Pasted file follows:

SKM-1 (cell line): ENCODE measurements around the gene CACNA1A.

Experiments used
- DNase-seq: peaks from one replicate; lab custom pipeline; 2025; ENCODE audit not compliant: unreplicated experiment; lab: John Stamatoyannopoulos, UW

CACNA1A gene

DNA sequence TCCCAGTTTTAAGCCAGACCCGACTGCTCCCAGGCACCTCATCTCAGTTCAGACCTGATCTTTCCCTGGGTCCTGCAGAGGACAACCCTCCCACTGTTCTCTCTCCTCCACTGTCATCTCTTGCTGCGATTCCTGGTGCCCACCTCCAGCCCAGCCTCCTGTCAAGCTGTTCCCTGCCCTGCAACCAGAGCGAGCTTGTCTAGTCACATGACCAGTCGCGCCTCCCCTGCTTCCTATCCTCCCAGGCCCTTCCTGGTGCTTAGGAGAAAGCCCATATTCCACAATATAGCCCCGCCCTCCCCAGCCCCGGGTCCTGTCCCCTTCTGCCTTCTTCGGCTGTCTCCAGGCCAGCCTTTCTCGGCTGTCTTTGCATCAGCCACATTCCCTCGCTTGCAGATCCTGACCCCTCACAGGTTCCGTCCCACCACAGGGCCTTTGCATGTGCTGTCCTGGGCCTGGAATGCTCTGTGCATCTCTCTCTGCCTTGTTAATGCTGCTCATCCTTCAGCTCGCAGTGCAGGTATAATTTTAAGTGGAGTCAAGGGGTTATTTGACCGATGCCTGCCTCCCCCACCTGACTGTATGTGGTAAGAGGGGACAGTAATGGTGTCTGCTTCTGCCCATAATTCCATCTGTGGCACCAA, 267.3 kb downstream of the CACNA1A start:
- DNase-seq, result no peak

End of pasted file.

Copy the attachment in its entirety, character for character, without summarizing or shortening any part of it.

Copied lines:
SKM-1 (cell line): ENCODE measurements around the gene CACNA1A.

Experiments used
- DNase-seq: peaks from one replicate; lab custom pipeline; 2025; ENCODE audit not compliant: unreplicated experiment; lab: John Stamatoyannopoulos, UW

CACNA1A gene

DNA sequence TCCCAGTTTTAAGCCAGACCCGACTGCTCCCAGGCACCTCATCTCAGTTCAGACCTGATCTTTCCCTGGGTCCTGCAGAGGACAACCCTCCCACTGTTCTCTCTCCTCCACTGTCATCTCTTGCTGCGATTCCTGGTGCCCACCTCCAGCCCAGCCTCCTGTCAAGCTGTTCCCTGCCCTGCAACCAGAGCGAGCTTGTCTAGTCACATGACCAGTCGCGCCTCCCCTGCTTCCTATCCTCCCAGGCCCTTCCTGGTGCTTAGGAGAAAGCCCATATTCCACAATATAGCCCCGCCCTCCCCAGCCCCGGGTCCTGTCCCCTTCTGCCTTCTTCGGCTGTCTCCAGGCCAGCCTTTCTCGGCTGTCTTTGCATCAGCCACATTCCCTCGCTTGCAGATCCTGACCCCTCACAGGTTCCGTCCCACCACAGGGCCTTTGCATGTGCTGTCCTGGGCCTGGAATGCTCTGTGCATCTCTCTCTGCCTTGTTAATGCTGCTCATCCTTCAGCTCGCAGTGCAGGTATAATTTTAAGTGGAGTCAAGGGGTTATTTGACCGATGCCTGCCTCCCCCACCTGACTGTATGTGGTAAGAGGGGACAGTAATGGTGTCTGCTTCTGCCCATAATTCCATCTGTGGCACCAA, 267.3 kb downstream of the CACNA1A start:
- DNase-seq, result no peak